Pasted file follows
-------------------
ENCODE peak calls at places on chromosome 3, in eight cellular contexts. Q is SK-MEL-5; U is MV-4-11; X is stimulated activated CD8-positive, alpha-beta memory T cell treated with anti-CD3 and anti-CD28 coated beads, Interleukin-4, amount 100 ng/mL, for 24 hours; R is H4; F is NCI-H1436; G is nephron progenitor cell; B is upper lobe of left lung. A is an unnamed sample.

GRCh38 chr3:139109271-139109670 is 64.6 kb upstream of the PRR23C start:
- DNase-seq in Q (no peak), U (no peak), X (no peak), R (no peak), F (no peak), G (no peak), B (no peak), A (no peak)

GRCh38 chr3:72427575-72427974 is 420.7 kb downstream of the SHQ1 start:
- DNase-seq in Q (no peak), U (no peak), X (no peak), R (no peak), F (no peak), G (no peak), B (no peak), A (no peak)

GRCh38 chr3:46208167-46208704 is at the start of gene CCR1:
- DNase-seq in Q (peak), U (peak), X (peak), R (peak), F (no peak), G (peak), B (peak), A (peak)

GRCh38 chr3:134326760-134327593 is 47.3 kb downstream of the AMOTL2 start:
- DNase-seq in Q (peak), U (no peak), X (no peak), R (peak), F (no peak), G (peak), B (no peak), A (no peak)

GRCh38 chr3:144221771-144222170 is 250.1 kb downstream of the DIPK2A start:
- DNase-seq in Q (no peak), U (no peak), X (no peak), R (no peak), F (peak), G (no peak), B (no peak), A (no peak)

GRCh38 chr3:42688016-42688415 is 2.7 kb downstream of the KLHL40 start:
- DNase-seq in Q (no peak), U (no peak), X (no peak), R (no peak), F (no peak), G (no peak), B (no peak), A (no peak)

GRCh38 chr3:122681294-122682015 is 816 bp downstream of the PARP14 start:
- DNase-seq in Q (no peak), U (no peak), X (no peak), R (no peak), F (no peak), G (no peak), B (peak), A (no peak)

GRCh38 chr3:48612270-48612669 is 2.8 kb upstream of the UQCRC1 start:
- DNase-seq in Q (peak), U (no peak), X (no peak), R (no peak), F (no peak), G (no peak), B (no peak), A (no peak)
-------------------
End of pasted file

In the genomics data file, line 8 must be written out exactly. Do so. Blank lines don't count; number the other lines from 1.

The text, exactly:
GRCh38 chr3:134326760-134327593 is 47.3 kb downstream of the AMOTL2 start: